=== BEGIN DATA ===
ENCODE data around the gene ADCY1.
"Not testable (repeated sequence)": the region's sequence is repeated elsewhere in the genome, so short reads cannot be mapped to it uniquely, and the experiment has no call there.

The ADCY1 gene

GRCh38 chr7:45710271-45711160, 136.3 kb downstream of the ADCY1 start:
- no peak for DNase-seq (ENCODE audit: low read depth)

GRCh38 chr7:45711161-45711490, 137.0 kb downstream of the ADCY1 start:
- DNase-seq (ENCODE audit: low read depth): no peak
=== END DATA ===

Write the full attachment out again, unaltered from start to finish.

ENCODE data around the gene ADCY1.
"Not testable (repeated sequence)": the region's sequence is repeated elsewhere in the genome, so short reads cannot be mapped to it uniquely, and the experiment has no call there.

The ADCY1 gene

GRCh38 chr7:45710271-45711160, 136.3 kb downstream of the ADCY1 start:
- no peak for DNase-seq (ENCODE audit: low read depth)

GRCh38 chr7:45711161-45711490, 137.0 kb downstream of the ADCY1 start:
- DNase-seq (ENCODE audit: low read depth): no peak